The Coca-Cola logo, designed by Frank M Robinson
It was May 8th, 1886, in Atlanta, Georgia, when Coca-Cola came to life. Local pharmacist Dr John Stith Pemberton created the syrup.
John carried a jug of his syrup down the street to Jacobs’ Pharmacy where it was mixed with carbonated water, deemed tasty, and sold from a soda fountain for five cents a glass.
To understand where the brand name came from we need to go back a little further, to the 1860s when John Pemberton created Coca Wine, an alcoholic drink “for fatigue of mind and body.”
A prohibition law was enacted in Atlanta in 1886, persuading John to rename and rewrite the formula for his popular Coca Wine stimulant, sold at the time by most, if not all, of the city’s pharmacies.
John’s partner and bookkeeper, Frank Mason Robinson, suggested the Coca-Cola name, thinking that “the two Cs would look well in advertising.”
The first known use of the Coca-Cola logo was in an advertisement in the Atlanta Journal on May 29th, 1886. The logo was an all uppercase serif, and the ad invited people to try “the new and popular soda fountain drink, containing the properties of the wonderful Coca plant and the famous Cola nuts.”
An average of nine drinks per day were sold during the first year.
Frank Robinson wanted the brand name to have a visual style of its own, so experimented with an elaborate Spencerian script, a form of penmanship that was characteristic of the time. There was unanimous consensus on the script logo among those working for the Pemberton company.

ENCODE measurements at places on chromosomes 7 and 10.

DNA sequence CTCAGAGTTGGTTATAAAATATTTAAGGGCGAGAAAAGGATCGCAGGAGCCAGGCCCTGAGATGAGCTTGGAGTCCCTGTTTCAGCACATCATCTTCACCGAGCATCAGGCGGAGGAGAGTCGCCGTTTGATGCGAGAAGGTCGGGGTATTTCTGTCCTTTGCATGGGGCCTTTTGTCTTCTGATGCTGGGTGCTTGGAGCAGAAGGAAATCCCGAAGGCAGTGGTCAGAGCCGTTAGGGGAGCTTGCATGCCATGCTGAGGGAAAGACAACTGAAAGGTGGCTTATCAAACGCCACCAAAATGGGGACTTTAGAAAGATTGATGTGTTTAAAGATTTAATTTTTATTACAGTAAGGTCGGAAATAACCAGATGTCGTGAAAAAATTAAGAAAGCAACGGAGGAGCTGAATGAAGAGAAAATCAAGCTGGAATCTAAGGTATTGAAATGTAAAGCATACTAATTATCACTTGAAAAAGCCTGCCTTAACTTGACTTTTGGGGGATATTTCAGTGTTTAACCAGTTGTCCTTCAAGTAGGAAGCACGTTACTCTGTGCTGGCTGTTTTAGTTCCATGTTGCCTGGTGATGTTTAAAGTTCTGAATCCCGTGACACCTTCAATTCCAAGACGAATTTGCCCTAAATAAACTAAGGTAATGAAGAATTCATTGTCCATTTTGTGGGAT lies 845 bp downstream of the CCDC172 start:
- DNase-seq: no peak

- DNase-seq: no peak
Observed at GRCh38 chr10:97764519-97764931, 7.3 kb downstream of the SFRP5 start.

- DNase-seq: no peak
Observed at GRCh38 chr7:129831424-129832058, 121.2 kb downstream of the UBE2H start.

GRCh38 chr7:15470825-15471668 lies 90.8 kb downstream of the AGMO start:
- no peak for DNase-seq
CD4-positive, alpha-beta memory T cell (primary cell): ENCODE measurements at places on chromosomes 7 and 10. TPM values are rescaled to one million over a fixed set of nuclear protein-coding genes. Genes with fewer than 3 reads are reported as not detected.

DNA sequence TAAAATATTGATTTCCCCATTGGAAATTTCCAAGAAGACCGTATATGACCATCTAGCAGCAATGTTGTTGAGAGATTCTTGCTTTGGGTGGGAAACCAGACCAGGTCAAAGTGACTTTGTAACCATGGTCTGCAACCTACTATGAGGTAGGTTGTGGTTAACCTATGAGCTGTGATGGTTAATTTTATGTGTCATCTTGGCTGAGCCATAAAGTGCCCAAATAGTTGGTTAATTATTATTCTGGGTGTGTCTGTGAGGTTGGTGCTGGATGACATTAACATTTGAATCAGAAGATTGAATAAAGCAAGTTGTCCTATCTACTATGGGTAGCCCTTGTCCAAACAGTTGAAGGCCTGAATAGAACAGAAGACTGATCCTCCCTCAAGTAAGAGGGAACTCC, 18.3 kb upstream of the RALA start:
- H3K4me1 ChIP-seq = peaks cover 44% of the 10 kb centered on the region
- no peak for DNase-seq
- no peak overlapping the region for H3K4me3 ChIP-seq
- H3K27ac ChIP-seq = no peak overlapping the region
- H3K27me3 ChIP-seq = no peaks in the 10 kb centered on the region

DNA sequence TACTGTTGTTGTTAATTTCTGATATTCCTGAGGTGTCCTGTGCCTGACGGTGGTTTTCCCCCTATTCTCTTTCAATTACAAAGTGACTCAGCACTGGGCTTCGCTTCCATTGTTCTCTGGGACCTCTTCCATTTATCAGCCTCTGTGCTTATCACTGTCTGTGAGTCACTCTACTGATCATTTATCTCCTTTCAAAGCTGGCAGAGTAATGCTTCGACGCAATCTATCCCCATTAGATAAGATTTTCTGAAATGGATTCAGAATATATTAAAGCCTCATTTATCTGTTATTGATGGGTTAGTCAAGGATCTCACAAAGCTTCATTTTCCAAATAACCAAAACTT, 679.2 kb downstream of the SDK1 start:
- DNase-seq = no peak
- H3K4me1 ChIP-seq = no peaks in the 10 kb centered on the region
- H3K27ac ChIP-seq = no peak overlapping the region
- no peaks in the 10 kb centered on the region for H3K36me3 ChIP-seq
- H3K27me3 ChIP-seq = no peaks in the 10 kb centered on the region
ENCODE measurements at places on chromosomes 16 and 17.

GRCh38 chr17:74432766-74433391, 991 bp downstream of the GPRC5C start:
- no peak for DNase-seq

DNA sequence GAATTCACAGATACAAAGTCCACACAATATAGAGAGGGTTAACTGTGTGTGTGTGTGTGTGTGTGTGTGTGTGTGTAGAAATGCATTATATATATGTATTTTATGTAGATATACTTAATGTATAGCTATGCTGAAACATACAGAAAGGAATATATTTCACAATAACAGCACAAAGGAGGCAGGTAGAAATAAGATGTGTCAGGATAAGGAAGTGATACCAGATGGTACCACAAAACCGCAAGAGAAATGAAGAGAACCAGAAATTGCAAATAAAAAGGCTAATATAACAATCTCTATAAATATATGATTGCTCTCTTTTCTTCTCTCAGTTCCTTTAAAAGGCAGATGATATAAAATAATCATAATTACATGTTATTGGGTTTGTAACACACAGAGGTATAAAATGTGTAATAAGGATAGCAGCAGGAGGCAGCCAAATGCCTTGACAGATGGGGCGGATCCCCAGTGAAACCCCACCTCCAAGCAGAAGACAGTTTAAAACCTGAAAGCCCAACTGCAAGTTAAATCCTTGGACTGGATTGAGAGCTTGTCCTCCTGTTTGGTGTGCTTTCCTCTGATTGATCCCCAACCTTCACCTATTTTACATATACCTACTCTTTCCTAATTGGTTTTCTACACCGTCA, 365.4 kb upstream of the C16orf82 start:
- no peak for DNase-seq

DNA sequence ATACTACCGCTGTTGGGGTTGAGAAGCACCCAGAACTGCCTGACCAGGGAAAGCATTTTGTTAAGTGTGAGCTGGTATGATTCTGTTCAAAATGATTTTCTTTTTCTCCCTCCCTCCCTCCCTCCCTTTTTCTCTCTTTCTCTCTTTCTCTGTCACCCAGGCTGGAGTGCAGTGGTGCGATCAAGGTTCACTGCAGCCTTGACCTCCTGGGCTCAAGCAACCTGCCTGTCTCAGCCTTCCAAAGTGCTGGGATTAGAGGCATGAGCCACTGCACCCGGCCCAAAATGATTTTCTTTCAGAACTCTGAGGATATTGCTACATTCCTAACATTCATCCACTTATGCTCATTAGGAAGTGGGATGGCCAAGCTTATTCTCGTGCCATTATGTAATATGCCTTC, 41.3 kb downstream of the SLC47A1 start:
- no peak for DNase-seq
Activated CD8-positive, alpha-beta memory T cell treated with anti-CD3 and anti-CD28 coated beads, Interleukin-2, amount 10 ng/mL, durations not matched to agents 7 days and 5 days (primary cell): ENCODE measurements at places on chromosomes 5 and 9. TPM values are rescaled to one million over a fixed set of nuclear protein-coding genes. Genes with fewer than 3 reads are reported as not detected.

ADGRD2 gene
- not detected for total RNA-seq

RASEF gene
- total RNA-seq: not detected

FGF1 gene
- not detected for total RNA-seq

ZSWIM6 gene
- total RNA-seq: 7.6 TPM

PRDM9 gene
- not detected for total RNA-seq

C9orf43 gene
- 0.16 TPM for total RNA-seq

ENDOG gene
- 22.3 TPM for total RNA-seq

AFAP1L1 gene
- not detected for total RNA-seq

Coca-Cola’s is believed to be the first coupon ever offered in the US, first distributed in 1887 (although the “Trade Mark Registered” tag in the tail of the “C” shown above didn’t appear until a few years later).
John never realised the potential of the drink he created, and gradually sold portions of his business to various partners. Just before John’s death in 1888, he sold his remaining interest in Coca-Cola to Atlanta-born Asa G Candler, who proceeded to buy additional rights to gain complete control over the business.
On May 1st, 1889, Asa Candler published a full-page advertisement in The Atlanta Journal, proclaiming his wholesale and retail drug business as “sole proprietors of Coca-Cola… Delicious. Refreshing. Exhilarating. Invigorating.” Sole ownership, which Asa did not actually achieve until 1891, cost a total of $2,300.
An 1891 calendar (below) shows a version of the Coca-Cola logo at the top-right that only existed for a year. The logo at the top-left was for De-Lec-Ta-Lave — a mouthwash also owned by Asa Candler.
In March, 1892, Asa’s merchandising flair resulted in an almost ten-fold sales increase of the soft drink. He soon liquidated his pharmaceutical business and focused his full attention on Coca-Cola. Along with his brother John S Candler, John Pemberton’s former partner (and logo designer) Frank Robinson, and two other associates, Asa formed a Georgia corporation named The Coca-Cola Company. Initial capital was $100,000.